In May 1998, an agreement was reached between the United States and the European Union, under which sanctions against European companies wishing to trade with the country were suspended. In the following July the representatives of Libya and Italy signed a joint document that put an end to the long dispute concerning the Italian colonial occupation and the expulsion of several thousand Italians from the country in 1970. The first sign of detente was the trip of the Minister of Foreign Lamberto Dini in Tripoli in April 1999. In the following May Libya handed over to the UN the alleged perpetrators of the Pan Am Boeing bombing in the sky over Lockerbie, Scotland. The international sanctions imposed by the UN in 1992 were thus immediately suspended (although President Clinton decided to maintain the American embargo). In the following June, diplomatic contacts between Libya and the US reopened at the United Nations headquarters in New York, frozen since 1979.
In 2003, according to remzfamily, the UN Security Council definitively canceled the sanctions imposed in 1992, after Libya reached an agreement with Great Britain and France for compensation to the relatives of the victims of the Lockerbie and Niger desert attacks, the latter against a French company in 1989. At the end of the same year, moreover, Libya undertook with Great Britain and the United States to sign the Treaty on the Non-Proliferation of Weapons of Extermination and to allow inspections by the International Atomic Energy Agency. To crown this path, in June of the following year Libya definitively re-established diplomatic relations with the United States, which in September lifted the embargo. In the wake of the detente path undertaken by Italy and Libya in August 2008, the two countries signed a cooperation agreement which also includes the recognition of the damage inflicted on the North African country during the colonial period. In February 2011, following the popular demonstrations in the Middle East, the opposition to the government demanded a profound democratic change. In the following days, violent clashes took place, especially in the eastern part of the country, and a transitional political council was formed in the city of Benghazi, fallen into the hands of the rioters. The government forces that controlled the capital and central areas of the country launched a military counter-offensive condemned by the international community.
The oil companies almost completely suspended their business. In March, on the proposal of the USA, France and England, the UN Security Council issued two resolutions (n ° 1970 and 1973) which imposed sanctions, a ceasefire and a ban on all flights into Libyan territory. (no fly zone). Thus, a coalition of military forces was created, first under US command and then under NATO command, which intervened in favor of the anti-government troops. At the end of August, after fierce fighting, the anti-government forces entered Tripoli and overthrew the regime, while Gaddafi managed to escape, until October when during a firefight between loyalists and anti-government troops, he was wounded and, later, executed on the spot. Former justice minister Mustafa Abd al-Jalil was called to lead the provisional government. The Alliance of New Forces (AFN), a secular and liberal coalition close to Prime Minister al-Jalil, won the legislative elections, winning 39 of the 80 seats in the new assembly.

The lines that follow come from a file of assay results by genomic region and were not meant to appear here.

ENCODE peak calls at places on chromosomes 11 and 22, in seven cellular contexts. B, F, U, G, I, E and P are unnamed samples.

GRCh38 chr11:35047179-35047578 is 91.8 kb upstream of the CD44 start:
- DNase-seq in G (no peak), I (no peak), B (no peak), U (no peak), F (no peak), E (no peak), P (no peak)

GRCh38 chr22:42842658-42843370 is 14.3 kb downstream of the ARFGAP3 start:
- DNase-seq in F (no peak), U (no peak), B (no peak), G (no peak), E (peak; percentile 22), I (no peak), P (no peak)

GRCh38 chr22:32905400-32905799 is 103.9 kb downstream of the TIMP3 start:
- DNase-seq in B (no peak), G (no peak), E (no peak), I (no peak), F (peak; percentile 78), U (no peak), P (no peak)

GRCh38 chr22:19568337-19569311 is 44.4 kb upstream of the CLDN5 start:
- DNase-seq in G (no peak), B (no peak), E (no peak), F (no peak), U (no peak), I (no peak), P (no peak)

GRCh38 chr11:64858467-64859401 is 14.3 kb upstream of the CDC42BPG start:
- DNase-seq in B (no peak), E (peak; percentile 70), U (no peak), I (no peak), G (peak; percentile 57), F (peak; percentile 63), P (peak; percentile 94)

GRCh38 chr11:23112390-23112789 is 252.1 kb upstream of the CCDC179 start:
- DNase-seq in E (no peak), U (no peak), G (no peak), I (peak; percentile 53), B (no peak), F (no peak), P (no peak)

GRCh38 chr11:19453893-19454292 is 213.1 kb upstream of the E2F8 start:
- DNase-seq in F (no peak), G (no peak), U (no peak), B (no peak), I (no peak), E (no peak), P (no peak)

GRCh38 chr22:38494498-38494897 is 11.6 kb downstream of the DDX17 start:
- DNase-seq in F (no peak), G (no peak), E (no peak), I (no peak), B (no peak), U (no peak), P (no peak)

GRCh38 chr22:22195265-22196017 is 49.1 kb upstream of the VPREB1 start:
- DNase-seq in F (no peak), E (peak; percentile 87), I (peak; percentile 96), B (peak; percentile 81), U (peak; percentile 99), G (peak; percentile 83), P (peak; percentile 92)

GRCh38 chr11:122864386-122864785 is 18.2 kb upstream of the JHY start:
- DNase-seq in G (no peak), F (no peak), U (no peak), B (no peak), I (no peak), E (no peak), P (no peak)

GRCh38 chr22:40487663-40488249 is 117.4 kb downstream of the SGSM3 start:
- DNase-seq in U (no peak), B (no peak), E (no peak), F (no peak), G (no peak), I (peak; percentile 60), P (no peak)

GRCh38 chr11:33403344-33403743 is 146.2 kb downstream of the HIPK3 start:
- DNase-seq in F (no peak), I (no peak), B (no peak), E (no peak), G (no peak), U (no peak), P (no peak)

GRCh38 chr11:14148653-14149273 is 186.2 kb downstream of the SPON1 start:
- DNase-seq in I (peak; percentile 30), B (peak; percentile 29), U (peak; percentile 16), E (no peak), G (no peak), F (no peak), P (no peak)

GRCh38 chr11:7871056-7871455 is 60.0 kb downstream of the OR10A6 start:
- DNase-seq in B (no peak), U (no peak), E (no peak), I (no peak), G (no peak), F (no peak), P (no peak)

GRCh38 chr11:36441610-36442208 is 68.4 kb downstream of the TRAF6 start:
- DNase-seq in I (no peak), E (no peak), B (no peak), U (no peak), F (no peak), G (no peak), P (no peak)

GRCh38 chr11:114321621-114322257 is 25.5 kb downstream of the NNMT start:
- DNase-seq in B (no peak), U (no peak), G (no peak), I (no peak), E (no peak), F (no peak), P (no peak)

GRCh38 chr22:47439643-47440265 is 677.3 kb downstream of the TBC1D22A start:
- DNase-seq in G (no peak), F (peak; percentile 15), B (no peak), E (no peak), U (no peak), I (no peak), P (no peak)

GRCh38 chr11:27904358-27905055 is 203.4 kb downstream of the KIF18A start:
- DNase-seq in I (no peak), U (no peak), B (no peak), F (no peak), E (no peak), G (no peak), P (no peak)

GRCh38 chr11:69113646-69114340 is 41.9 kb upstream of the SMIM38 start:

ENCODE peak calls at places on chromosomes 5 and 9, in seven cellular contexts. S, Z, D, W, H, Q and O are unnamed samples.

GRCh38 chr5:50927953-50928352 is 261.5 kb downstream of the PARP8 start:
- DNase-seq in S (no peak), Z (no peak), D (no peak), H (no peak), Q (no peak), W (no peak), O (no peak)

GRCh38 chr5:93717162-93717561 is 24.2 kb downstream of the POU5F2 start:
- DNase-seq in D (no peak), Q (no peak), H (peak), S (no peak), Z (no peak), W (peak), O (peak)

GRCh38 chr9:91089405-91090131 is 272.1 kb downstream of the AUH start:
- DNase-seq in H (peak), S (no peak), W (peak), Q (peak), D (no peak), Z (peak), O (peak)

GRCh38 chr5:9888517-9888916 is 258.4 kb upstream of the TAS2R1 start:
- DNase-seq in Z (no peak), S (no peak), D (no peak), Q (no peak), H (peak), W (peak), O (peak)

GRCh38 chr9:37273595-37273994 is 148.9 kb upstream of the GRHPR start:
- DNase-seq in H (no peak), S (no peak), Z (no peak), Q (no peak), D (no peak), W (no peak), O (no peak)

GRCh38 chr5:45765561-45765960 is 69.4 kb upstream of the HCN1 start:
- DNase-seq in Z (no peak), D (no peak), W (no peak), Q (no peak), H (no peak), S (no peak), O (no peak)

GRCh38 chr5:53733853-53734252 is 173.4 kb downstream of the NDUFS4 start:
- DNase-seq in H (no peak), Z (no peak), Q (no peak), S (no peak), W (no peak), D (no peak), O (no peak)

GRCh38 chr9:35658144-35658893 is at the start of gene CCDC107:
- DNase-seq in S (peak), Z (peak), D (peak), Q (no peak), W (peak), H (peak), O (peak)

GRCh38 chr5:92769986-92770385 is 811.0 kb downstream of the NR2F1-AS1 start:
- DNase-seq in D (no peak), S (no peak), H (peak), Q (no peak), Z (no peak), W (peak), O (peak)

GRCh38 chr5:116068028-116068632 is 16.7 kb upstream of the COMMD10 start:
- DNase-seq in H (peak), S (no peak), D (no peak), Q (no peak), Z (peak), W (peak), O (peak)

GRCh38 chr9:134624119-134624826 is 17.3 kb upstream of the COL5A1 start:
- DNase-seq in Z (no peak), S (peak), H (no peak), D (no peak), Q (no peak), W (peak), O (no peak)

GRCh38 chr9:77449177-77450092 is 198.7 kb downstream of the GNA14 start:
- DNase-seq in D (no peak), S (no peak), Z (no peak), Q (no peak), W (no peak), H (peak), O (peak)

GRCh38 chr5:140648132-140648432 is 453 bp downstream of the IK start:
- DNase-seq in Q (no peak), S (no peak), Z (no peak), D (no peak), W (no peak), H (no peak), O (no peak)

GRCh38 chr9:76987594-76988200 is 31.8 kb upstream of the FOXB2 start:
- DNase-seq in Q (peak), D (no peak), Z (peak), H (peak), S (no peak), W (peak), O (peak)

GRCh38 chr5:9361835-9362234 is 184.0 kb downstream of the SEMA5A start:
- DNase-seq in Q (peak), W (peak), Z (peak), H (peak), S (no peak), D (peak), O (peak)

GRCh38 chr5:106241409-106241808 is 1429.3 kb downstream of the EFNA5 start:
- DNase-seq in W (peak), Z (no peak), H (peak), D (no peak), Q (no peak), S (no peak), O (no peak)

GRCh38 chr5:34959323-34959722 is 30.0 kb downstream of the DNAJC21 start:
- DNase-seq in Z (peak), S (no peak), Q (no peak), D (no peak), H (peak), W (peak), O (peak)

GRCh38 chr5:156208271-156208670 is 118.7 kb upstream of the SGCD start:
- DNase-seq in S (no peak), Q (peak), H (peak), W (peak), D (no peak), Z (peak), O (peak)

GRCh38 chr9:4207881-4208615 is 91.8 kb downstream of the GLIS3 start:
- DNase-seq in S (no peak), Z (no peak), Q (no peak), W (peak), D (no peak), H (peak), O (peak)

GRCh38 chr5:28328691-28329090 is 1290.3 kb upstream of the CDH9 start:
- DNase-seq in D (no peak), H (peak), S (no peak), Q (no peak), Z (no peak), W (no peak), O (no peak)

In September 2012, the return to normal was interrupted by a terrorist attack on the US diplomatic office in Benghazi. In the summer of 2014, extremist militias from Misrata conquered the Tripoli airport despite the intervention of air forces that had bombed the area. The latter were probably composed of aircraft from the United Arab Emirates which departed from bases in Egyptian territory. The intervention (officially denied by Egypt and not confirmed by the UAE) configured a confrontation that is now wider than the borders of the Libyan state, pitting states against fundamentalist groups such as Egypt, the United Arab Emirates and Saudi Arabia, and supporters such as Qatar. The militiamen who attacked the capital resettled the General National Congress which elected a new prime minister. The elections of June 2014 awarded the victory to the liberals and in September the premier al-Thani obtained the confidence of the Parliament gathered in Tobruk for greater security. The parliament, although recognized by the international community, it was judged unconstitutional by the Supreme Court and the Islamist forces reorganized and elected their own premier in the person of O. al-Hassi. Meanwhile, in some areas of the country, especially in Derna and Sirte, cells of the self-styled were taking root Islamic State (IS) arousing the concern of the international community which decided to intervene in an attempt at mediation between the parties. In January 2016, thanks to the mediation of the United Nations, a government of national unity based in Tripoli and led by Prime Minister al-Serraj (in office since 2015) was formed. However, the Tobruk parliament, headed by K. Haftar, refused to give its trust to the al-Serraj government and in August 2016 61 members of the Tobruck parliament declared their opposition to the al-Serraj government, which also enjoyed of the support of the United Nations. In July 2017 Haftar and al-Serraj agreed in Paris to establish a truce in the conflict and call new elections.